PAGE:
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Four MD/PhD candidates win coveted NRSA “F” awards

Four OHSU MD/PhD candidates have been awarded coveted Ruth L. Kirschstein National Research Service (NRSA) fellowships by the National Institutes of Health. The awards – known as “F” awards based on the coding NIH assigns them – provide stipends to support each student’s research and pay for tuition and fees. The award recipients are Daniel Cleary, Art Riddle, Kimmy Su and Rebecca Williams. These new awardees join five otherrecipients of this prestigious grant among the current MD/PhD students: Ted Braun, Jeff Chen, Aaron Grossberg, Emily Pratt and Chris Severn.

Dan Cleary’s research is in systems neuroscience under the guidance of Mary M. Heinricher. PhD, Professor, Department of Neurological Surgery. He is focusing on neural circuits of nociception (the detection of damaging or painful stimuli), and his goal is to understand how specific circuits within the brainstem work to dampen (as with administration of morphine) or increase (as with nerve damage) nociception and the perception of pain.

Art RiddleArt Riddle is working with Stephen Back, MD, PhD, Associate Professor, Department of Pediatrics, to identify the mechanisms of chronic brain injury related to premature birth and to gain new insights into the pathogenesis and repair of permanent neurological disabilities by combining advanced neuroimaging with classic pathological studies.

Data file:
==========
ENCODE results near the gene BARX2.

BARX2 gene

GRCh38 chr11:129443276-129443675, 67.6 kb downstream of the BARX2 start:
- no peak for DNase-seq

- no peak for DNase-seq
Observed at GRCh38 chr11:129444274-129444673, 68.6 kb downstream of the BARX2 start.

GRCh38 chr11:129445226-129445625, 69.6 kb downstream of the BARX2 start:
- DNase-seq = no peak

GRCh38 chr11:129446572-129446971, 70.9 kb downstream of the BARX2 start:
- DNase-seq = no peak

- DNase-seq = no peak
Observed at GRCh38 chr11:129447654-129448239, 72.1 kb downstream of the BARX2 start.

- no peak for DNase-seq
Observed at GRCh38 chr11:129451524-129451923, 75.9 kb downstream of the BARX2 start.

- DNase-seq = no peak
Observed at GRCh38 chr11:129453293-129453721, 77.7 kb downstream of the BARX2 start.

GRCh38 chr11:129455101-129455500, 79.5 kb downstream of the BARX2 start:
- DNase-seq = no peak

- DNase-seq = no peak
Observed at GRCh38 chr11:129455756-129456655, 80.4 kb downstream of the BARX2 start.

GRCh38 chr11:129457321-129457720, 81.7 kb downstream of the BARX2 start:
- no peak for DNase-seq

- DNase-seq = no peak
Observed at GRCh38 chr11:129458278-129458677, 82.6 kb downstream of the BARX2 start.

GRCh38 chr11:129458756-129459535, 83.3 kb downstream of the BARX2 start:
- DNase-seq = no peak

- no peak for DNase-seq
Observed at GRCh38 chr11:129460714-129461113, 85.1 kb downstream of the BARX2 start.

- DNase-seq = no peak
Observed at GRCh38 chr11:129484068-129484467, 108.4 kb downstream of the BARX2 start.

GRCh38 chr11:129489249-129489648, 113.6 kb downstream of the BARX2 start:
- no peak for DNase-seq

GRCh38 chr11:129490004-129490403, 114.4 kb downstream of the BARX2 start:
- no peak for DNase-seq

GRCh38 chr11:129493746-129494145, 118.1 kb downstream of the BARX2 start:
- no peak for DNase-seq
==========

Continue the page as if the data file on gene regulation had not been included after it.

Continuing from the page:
Kimmy SuKimmy Su is working with Michael Forte,  PhD, Professor, Department of Cell & Developmental Biology, and Dennis Bourdette, MD, Professor and Chair, Department of Neuroscience, to study neurodegeneration in multiple sclerosis (MS), specifically the involvement of mitochondrial dysfunction and reactive oxygen species production. Neurodegeneration accounts for the irreversible disability afflicting patients, untreatable with current MS drugs. Her investigation of underlying mechanisms aims to define potential therapeutic targets for the development of neuroprotective treatments.
Rebecca WilliamsRebecca Williams is working with Mary Stenzel-Poore, PhD, Professor and Chair, Department of Molecular Microbiology & Immunology, to understand the mechanism by which CpG ODNs – small molecules that mimic bacterial DNA and stimulate the innate immune response – act to protect the brain when given in advance of an ischemic injury, such as stroke. She is investigating whether CpG ODNs change the body’s immune response to stroke by reducing inflammation, thereby reducing brain damage.

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